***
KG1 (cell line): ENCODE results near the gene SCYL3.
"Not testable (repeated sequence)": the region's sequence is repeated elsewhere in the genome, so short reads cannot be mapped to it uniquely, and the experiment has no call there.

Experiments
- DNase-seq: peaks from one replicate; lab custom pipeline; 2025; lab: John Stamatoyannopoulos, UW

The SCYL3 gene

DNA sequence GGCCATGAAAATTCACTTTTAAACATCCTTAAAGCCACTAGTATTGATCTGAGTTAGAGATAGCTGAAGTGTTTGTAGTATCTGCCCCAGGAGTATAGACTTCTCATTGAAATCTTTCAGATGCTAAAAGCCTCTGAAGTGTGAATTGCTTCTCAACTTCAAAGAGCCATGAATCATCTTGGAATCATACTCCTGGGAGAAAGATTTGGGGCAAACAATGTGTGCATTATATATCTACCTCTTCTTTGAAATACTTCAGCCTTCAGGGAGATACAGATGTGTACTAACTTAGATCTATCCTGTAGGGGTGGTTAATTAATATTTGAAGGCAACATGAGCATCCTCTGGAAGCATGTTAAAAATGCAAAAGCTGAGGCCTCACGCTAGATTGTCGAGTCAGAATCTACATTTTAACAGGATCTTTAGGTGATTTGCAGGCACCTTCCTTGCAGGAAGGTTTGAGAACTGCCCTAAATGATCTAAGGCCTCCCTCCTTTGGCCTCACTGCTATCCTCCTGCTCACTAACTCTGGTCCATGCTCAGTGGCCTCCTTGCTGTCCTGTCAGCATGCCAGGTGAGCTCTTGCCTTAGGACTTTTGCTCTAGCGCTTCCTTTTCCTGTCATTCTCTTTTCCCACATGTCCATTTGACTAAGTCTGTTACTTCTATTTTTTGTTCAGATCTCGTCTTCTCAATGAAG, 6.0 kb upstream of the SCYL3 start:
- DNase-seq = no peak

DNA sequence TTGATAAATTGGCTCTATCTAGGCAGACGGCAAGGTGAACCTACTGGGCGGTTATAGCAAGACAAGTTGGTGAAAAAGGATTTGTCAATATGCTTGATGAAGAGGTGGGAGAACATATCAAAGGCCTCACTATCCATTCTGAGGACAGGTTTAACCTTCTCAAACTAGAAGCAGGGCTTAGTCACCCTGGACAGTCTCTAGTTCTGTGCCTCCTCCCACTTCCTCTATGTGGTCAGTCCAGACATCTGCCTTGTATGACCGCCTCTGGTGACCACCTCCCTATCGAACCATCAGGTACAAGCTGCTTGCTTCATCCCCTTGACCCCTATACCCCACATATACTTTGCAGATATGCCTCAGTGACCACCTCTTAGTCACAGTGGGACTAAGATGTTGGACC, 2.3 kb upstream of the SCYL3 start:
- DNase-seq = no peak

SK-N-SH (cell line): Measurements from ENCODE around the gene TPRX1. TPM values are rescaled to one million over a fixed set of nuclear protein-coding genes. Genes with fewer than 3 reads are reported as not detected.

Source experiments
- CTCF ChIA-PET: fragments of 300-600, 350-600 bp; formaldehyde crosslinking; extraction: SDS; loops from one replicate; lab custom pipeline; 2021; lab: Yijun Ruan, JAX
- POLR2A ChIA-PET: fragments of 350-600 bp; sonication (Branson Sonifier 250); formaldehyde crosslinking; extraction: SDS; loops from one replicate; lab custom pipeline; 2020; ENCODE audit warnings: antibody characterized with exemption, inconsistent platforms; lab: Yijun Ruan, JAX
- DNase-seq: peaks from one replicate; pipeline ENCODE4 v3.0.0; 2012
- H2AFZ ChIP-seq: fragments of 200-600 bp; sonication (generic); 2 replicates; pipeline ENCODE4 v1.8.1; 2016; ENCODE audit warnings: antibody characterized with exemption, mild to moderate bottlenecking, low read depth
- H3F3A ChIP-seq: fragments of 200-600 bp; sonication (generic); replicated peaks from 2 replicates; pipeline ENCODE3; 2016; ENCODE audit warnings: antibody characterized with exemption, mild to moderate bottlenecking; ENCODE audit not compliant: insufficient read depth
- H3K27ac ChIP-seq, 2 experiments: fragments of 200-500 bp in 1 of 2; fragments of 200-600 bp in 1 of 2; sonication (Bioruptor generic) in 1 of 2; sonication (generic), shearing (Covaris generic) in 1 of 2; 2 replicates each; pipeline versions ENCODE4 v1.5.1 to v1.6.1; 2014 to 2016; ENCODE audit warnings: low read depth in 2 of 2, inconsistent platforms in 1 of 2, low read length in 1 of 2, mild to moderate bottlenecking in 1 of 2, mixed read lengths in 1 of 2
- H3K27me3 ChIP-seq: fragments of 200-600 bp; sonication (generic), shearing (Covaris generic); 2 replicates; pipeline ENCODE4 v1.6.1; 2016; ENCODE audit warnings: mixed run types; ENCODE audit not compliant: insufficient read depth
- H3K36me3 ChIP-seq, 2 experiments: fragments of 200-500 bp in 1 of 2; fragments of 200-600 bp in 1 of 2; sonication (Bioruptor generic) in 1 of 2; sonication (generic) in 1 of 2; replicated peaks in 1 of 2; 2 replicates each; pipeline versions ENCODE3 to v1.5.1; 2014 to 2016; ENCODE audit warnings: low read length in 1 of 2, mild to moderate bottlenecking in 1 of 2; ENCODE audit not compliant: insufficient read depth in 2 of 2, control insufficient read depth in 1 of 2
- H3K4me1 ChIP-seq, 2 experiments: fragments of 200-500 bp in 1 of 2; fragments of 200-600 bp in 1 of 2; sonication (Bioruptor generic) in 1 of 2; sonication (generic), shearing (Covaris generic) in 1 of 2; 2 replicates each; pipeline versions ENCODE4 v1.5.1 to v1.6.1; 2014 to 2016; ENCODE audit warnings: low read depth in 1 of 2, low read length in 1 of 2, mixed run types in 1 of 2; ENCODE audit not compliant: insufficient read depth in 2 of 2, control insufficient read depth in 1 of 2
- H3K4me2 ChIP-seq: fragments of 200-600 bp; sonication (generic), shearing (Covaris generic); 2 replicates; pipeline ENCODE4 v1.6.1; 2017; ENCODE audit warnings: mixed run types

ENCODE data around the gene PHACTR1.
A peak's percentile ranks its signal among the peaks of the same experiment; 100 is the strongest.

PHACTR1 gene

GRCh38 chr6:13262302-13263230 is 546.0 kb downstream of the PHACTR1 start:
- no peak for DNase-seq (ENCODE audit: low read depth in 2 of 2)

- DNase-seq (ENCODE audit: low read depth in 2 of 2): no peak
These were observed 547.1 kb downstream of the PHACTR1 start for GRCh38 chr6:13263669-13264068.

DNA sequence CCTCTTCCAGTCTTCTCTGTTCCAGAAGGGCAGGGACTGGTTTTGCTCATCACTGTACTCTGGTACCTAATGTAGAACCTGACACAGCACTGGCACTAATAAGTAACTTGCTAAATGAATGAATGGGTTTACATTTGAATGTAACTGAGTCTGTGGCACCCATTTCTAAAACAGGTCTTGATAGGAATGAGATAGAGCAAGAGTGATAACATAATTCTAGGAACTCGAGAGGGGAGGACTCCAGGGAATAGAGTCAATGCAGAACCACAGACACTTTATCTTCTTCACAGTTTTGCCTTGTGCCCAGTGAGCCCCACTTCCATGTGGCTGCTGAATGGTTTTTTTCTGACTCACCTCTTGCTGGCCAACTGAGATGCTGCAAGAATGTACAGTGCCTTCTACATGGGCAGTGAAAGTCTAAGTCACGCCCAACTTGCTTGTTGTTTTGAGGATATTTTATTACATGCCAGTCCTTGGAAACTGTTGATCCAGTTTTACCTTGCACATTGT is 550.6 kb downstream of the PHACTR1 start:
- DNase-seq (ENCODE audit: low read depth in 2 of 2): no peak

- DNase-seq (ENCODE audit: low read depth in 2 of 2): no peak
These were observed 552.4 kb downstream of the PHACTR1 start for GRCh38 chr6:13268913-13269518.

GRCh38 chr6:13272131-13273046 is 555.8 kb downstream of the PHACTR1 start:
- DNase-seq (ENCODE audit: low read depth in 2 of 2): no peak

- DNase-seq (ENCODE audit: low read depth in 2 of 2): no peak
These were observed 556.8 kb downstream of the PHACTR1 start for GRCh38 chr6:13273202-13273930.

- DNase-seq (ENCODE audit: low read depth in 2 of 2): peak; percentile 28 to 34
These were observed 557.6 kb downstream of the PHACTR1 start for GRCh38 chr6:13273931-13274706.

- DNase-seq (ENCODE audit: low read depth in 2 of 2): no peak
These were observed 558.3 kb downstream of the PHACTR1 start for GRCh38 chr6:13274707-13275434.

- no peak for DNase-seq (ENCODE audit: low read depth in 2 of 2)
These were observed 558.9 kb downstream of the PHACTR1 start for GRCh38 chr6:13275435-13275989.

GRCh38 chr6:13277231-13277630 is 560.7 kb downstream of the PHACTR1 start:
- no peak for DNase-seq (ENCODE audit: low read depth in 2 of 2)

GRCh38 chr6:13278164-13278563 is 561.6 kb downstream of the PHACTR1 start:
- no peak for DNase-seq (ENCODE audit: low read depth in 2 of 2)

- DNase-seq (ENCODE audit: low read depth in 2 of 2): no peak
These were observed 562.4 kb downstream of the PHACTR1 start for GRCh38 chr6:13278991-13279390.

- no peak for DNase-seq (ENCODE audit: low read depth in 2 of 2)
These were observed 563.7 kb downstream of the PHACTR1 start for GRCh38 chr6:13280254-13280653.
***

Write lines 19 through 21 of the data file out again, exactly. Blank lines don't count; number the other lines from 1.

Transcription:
- H3K36me3 ChIP-seq, 2 experiments: fragments of 200-500 bp in 1 of 2; fragments of 200-600 bp in 1 of 2; sonication (Bioruptor generic) in 1 of 2; sonication (generic) in 1 of 2; replicated peaks in 1 of 2; 2 replicates each; pipeline versions ENCODE3 to v1.5.1; 2014 to 2016; ENCODE audit warnings: low read length in 1 of 2, mild to moderate bottlenecking in 1 of 2; ENCODE audit not compliant: insufficient read depth in 2 of 2, control insufficient read depth in 1 of 2
- H3K4me1 ChIP-seq, 2 experiments: fragments of 200-500 bp in 1 of 2; fragments of 200-600 bp in 1 of 2; sonication (Bioruptor generic) in 1 of 2; sonication (generic), shearing (Covaris generic) in 1 of 2; 2 replicates each; pipeline versions ENCODE4 v1.5.1 to v1.6.1; 2014 to 2016; ENCODE audit warnings: low read depth in 1 of 2, low read length in 1 of 2, mixed run types in 1 of 2; ENCODE audit not compliant: insufficient read depth in 2 of 2, control insufficient read depth in 1 of 2
- H3K4me2 ChIP-seq: fragments of 200-600 bp; sonication (generic), shearing (Covaris generic); 2 replicates; pipeline ENCODE4 v1.6.1; 2017; ENCODE audit warnings: mixed run types